On paper, the Omnia sounds like a smartphone dream: 7.2Mbps HSDPA 2100, quadband EDGE, 5 megapixel autofocus camera, 3.2-inch capacitive WQVGA touchscreen, GPS, Windows Mobile 6.1, WiFi, and 8 or 16GB of Flash with microSD expansion, all wrapped in a tight little brushed metal case. One glance at the carbon fiber-look case tells you that Samsung is trying to position this thing as a premium product, and there's no question it has the specs to back up the claim.
Unfortunately, the phone has to get slapped with the usual word of warning that you won't be able to latch onto any 3G in North America, because Samsung (in its infinite wisdom) saw fit to forgo a triband 3G chipset. These days, we're not buying any justification for this, particularly in a phone that sits this far up into the high end. Want to sell this only to your European customer base? That's fine, Samsung, but many of those folks are going to be traveling stateside on occasion, and they're going to want fast data when they do. Radio gripes aside, we had no problem latching onto our relic of an EDGE network and going about our slow-ass business.
Spec-wise, the phone wins by a neck over its nemesis, the Touch Diamond -- but the big difference, and the thing you're going to be affected by more than any other day in and day out, is the user interface. HTC's TouchFLO 3D is already pretty legendary in the WinMo world, solidifying itself as the skin to beat. Samsung comes to the table with TouchWiz
, a name that drills home the fact that Sammy wants you touching
this screen, not tapping it with a stylus. Not loud and clear enough? How about this, then: the Omnia has no place to stow a stylus. None. Insane, we know, because even as WinMo licensees are trying to wean themselves off stylus dependence, they still come in handy from time to time. Alas, Samsung says you're fingertippin' it with the Omnia whether you like it or not -- so the interface had better be built to match, and it had better be deep.
So is it? For starters, the screen is plenty bright and crisp, and the display has a nice feel with no give -- perfect for touching. Like TouchFLO 3D, we found that TouchWiz let us spend our average day without really seeing a native Windows Mobile screen, and that's a good -- nay, a great thing. It doesn't have the bedazzling spit and polish of TouchFLO 3D, but what it lacks in sparkle, it arguably makes up for in raw usability and functionality. Flick gestures work great where they're implemented; unfortunately, they don't seem to be prevasive throughout the software, and it's pretty much a gussing game figuring out where they're going work and where they aren't. We'd like to see Samsung take the bull by the horns there and finish what they've started.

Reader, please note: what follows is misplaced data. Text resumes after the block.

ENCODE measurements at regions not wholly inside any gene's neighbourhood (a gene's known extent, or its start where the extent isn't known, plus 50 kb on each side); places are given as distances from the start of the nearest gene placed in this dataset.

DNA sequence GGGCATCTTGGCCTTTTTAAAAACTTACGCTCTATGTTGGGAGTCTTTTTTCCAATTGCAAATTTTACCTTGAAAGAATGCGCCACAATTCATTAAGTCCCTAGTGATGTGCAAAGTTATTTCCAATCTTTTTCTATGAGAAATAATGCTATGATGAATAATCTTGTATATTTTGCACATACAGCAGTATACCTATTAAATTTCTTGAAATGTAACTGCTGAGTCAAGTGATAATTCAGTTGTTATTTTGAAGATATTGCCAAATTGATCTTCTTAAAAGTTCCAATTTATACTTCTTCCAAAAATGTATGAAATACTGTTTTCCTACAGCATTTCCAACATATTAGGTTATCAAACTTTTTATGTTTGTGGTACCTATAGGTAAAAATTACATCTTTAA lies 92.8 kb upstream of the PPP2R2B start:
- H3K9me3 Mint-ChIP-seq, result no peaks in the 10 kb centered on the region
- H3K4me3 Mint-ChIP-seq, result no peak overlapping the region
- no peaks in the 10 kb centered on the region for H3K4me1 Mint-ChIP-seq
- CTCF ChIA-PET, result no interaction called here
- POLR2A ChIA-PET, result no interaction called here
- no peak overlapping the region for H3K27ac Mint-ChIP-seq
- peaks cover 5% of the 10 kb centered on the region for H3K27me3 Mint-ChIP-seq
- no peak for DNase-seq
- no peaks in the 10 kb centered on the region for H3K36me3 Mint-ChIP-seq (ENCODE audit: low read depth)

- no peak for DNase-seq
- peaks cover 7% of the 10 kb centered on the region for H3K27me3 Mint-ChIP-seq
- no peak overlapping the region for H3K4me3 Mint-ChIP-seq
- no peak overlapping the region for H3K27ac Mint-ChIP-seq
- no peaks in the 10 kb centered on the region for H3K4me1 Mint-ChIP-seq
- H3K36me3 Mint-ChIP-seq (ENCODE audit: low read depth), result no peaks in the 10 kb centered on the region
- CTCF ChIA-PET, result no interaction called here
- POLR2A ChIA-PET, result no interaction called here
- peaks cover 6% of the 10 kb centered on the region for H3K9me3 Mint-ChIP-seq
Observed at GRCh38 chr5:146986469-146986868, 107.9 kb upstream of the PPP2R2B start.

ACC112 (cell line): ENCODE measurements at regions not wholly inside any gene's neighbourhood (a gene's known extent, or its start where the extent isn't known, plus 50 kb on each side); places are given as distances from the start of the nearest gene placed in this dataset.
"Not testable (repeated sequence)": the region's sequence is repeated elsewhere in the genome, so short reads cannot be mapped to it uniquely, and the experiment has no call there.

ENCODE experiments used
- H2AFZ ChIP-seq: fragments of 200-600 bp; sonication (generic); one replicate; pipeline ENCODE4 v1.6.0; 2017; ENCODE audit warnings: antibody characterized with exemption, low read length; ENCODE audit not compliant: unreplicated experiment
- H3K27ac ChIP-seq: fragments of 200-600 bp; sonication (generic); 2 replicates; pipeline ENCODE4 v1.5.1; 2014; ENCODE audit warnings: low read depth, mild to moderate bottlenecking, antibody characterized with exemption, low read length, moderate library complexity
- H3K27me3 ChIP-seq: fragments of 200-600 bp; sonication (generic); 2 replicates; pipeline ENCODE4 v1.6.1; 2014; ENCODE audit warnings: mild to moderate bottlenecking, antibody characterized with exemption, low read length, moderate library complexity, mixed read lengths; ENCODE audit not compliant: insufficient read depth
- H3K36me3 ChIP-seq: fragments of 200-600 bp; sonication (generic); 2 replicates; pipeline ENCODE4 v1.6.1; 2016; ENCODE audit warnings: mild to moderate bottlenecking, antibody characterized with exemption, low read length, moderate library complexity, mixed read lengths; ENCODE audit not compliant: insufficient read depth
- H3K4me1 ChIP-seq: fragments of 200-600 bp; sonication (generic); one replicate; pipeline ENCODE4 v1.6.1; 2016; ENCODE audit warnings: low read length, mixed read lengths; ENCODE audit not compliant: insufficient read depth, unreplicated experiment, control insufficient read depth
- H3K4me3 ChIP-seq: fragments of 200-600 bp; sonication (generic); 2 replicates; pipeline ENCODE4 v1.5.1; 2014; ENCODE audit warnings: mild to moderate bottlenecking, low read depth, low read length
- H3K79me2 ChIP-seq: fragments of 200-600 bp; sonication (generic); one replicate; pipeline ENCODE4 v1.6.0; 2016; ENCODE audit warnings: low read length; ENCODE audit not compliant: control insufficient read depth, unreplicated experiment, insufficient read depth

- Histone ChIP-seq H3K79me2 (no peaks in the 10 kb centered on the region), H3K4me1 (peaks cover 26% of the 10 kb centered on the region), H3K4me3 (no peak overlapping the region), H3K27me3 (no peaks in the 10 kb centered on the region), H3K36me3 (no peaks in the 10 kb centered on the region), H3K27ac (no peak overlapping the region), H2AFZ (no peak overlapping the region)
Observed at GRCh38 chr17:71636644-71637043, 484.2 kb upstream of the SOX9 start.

The shortcut menu and program list are perfect for fiddling through with fat fingers; no complaints there. Not the prettiest by default, that's for sure, but they can be reskinned to your liking.
Where TouchWiz really shines, though, is with the Today screen's widget bar. It's brilliant, it's useful, and we're going to miss it on any phone that doesn't have it or something like it. The concept is simple enough: a collapsible bar on the left side of the display presents you with a pretty wide selection of information and / or control widgets that can be dragged onto the background and placed however you choose. There's a pretty good variety of widgets available from the get-go, but we'd love to see Samsung release new ones or market an API very, very hard to developers to get them to create widgets of their own.
Oh, notice that mouse pointer up there? Yep, the Omnia borrows the optical d-pad concept from the i780
, which can be used in a traditional four-way mode or turned into a desktop-style mouse. We were skeptical of the whole thing -- and maybe we're crazy, but we ended up loving it in mouse mode. We got used to it quickly, we didn't really think that it was slowing us down much, and it essentially negates the need for a stylus for those times when a finger just won't do (like those pesky "X" and "ok" buttons in the upper right of apps, for example).
We wish we had the same love for the soft keyboards. Samsung provides its own input methods to override Windows Mobile's own, a QWERTY and a SureType
-style deal. No complaints there -- the default ones have to go. Sadly, we ended up hating both; of course, your mileage may vary. The keys on the QWERTY were too narrow to be reliably and consistently pressed accurately and there was no pop-up to indicate what key was actually being pressed until we'd already pressed it. The auto-correction is annoying, overbearing, frequently wrong, and implemented in stupid places like Opera Mobile's address bar (try typing "engadget.com" -- we dare you). SureType, on the other hand... well, it's SureType, which we've always found challenging to use. Pearl
owners may disagree.
In the final analysis, despite its faults, the Omnia's strengths vault it to the head of the WinMo class for the moment, particularly in this form factor. We think that a slide-out QWERTY version would do very well for Samsung as well -- as would a true world 3G model, of course.